561–578.] ‘Dido welcomes them, offers taphor, but it is from a tempest and a them either a temporary sojourn or a last- deluge. ing home, and promises to search for 567.] Obtunsa,' blunted and so dull; 570
Nec tam aversus equos Tyria Sol iungit ab urbe.
the reverse of “ curis acuens mortalia see 8. 349 foll. corda ” G. 1. 123. •Pectora,' minds, not 570.] Optatis,' choose, not wish. hearts. Hor. 1 Ep. 4. 6, “Non tu corpus 571.] · Auxilio tutos,' protected by an eras sine pectore. "Gestamus pectora' escort. Tutos' is a participle, as in 6. like “Is sapientia munitum pectus egregie 238., 9. 43. “Opibus iuvabo :' she will gerat,” Attius Brutus fr. 2: see Munro on open her stores and arsenals to them, not, Lucr. 3. 1049. Comp. Pépeiv, popeiv, give them money. The line is nearly re• Obtunsa’ is of course a predicate-'the peated 8. 171. minds within us are not so dull.
572.] Wagn. and others, following Serv. 568.] Both this and the preceding line (" deest vel si”), strike out the interrogaare intended to rebut the supposition of tion at the end of this line, understanding ignorance respecting the history of Troy, it as a hypothesis without si,' on the not of want of feeling; so that the refer- ground that Dido is simply giving them ences of the older commentators to the their choice, not pressing an invitation: recoil of the sun from the banquet of They do not however attempt to prove Thyestes are quite out of place. The either that the invitation conveyed by the notion seems to be we do not lie so far interrogative form is a pressing one, or out of the pale of the civilized world-out that an invitation would be inappropriate of the circuit of the sun, and so out of the here. On the contrary the whole tenor of course of fame. Comp. 6. 796, “iacet Dido's language to the end of the speech extra sidera tellus Extra anni Solisque seems to show that she hopes they will vias." It would add great force to the settle. For the expression comp. Hor. passage if we could suppose Virg. to have 1 Od. 27.9, where no one has yet proposed conceived of the sun as the actual bearer to change the punctuation. Mecum paof news to the nations of the earth, as in riter :' pariter' has its strict sense : on the well-known passage in the dying equal terms with me. The order in Pal. speech of Ajax, Soph. Āj. 845–849, and is pariter mecum. Some inferior MSS. in Od. 8. 270, 302, Aesch. Ag. 632—676. have consistere,' Rom. “terris.' •ConsiBut it is to be observed that in these pas. dere' of settling in a country 3. 162., 4 sages the sun is the only possible witness; 39 &c. and though such a thought may possibly 573.] • Urbem quam statuo, vestra est.' have crossed the mind of Statius when This attraction of the antecedent to the imitating this passage in Theb. 1. 683 case of the relative has been abundantly (“ Scimus, ait; nec sic aversum Fama My- illustrated by the commentators. The cenis Volvit iter"), it would be hazardous commonest and perhaps the best passage to assume this to have been Virg.'s mean is Ter. Eun. 4. 3. 11, “Eunuchum quem ing when the passage can be explained dedisti nobis, quas turbas dedit.” “Urbem without it, and the simpler view is con- praeclaram statui” are Dido's words 4. firmed by the language of the parallel 7. 655. 225—227. Silius (15. 334) has imitated 574.] •Nullo discrimine agetur' is com. these words in a way which seems to show monly explained by reference to the Greek that he understood them, like the old com- byelv, to weigh or to regard, in which mentators, as having reference to the re- case we must suppose agere' to be a coil of the sun at a dreadful occurrence. variety for “ducere.” Comp. 10.108, “Tros * Iungit equos' seems to imply that the Rutulasne fuat nullo discrimine habebo." people disclaimed by Dido lie beyond the It is possible however that Virg. may have sun-rising.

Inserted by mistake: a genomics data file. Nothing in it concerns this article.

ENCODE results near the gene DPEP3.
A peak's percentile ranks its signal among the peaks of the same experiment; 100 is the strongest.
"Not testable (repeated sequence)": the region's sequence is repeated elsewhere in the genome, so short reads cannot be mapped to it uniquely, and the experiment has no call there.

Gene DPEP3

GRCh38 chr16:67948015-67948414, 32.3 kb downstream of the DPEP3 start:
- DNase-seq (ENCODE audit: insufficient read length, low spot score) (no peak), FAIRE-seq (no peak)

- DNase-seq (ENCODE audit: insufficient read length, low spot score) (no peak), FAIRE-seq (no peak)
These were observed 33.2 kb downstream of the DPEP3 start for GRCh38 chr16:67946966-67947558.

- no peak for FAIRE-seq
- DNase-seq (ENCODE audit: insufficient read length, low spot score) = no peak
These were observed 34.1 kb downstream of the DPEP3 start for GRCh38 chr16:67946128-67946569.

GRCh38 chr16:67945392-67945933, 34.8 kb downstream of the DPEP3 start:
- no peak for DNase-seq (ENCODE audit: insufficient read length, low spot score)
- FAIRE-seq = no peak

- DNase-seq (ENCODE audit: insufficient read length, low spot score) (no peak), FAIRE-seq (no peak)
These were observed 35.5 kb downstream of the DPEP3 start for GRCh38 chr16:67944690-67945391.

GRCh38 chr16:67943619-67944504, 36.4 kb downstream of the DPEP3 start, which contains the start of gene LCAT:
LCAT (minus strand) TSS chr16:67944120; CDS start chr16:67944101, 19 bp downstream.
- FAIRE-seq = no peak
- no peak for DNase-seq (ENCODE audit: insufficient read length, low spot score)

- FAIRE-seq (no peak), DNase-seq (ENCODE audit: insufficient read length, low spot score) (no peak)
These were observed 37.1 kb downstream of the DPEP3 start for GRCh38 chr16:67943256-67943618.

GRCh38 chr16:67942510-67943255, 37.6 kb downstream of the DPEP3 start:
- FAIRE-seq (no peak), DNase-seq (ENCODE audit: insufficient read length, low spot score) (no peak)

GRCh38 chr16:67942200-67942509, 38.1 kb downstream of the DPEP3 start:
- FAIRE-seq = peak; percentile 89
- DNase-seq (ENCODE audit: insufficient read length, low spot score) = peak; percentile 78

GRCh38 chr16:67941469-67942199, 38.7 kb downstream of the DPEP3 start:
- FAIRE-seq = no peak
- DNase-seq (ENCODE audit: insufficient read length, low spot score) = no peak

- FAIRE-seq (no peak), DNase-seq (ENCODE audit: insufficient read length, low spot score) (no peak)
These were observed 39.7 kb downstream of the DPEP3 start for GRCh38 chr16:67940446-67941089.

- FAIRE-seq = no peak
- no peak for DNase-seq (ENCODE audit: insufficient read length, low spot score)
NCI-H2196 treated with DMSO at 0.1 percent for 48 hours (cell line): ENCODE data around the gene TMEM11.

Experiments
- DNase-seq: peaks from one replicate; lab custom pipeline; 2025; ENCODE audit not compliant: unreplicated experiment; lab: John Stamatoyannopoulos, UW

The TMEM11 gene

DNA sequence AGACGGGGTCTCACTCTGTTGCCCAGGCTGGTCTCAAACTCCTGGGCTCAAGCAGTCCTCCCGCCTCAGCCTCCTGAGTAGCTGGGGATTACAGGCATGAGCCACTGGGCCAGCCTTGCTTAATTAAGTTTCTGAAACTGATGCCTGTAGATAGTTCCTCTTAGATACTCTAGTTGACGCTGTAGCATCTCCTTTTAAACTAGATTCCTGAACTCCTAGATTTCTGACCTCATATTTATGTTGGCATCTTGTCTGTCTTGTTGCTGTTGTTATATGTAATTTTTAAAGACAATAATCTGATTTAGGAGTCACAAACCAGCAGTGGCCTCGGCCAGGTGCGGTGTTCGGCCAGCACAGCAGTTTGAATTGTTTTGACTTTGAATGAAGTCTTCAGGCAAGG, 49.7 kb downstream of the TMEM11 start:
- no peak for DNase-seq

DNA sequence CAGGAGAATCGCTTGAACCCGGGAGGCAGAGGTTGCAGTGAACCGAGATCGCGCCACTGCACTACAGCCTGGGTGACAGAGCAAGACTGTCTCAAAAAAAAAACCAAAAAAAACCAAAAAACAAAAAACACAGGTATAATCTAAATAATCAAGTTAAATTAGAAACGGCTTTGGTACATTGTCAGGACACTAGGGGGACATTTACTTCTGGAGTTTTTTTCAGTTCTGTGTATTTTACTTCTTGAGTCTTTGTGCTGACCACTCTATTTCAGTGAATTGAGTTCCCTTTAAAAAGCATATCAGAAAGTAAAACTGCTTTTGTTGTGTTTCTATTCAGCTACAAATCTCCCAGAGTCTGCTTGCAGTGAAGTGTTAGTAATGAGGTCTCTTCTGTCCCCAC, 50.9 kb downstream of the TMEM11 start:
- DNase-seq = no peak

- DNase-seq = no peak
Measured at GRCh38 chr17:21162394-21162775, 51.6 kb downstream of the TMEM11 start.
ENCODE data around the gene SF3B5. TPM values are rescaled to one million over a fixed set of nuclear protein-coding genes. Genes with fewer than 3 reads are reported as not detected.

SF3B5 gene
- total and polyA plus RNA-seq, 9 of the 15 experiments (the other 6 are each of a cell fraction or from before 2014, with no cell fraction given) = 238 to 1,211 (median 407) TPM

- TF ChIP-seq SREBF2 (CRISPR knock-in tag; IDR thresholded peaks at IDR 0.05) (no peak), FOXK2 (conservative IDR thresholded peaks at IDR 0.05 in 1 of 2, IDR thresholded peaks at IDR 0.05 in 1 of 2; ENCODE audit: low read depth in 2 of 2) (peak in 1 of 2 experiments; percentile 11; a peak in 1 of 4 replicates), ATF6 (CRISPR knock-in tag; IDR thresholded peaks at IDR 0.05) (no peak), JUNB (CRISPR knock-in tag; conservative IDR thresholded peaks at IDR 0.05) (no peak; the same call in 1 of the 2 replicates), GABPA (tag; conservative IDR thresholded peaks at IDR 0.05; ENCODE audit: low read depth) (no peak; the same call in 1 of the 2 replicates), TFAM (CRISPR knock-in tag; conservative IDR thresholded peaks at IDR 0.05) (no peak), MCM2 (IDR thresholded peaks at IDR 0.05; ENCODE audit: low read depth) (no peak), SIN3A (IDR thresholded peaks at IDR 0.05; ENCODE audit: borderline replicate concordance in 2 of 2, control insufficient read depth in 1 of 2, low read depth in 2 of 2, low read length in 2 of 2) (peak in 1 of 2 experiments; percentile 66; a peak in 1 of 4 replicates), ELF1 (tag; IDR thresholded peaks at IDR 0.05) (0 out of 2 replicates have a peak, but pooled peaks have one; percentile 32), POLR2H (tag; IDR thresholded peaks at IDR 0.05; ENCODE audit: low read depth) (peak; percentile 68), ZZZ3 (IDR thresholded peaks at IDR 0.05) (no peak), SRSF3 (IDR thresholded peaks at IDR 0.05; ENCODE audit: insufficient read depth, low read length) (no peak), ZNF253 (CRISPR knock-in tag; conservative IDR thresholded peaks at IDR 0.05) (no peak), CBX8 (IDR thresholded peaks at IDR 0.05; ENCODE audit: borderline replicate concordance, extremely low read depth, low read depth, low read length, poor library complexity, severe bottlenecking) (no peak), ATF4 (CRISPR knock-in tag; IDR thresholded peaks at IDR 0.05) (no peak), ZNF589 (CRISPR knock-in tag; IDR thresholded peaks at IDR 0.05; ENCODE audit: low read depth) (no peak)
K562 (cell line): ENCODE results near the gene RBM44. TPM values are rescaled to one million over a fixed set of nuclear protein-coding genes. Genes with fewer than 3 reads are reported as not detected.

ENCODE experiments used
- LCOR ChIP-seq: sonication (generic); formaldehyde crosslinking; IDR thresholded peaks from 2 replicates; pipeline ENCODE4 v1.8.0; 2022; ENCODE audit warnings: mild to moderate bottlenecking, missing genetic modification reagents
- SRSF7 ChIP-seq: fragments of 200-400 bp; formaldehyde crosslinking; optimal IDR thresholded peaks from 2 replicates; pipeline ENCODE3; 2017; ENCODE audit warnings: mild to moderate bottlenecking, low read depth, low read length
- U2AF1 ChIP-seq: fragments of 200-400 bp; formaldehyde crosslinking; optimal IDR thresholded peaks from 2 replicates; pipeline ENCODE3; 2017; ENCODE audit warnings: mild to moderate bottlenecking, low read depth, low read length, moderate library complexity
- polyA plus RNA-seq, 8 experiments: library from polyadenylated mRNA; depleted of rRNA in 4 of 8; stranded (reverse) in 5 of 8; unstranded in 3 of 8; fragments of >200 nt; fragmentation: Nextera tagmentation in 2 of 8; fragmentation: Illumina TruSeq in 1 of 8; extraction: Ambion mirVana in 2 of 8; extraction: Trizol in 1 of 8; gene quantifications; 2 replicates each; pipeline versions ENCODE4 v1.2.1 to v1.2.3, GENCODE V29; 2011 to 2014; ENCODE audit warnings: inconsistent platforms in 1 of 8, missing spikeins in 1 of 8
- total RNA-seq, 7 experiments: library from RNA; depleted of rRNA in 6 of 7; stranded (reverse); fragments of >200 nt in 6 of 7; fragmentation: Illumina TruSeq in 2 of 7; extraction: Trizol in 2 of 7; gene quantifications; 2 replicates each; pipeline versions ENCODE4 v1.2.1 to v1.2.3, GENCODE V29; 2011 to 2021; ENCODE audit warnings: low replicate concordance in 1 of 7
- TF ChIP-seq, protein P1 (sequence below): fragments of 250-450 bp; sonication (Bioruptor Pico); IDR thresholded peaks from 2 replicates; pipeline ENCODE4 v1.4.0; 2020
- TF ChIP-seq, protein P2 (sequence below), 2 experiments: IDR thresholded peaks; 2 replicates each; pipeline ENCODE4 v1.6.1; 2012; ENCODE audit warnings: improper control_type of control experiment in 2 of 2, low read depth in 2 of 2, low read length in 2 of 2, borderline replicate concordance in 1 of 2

also been thinking of " discrimen agere” as 569.]. Hesperiam magnam’ (7. 4) like equivalent to “discrimen facere » (comp. “ Italiam magnam” 4. 345, seemingly an “censuram," "delectum agere," &c.). ornamental epithet. 'Saturniaque arva :' Servi's “ agetur,' regetur," if intended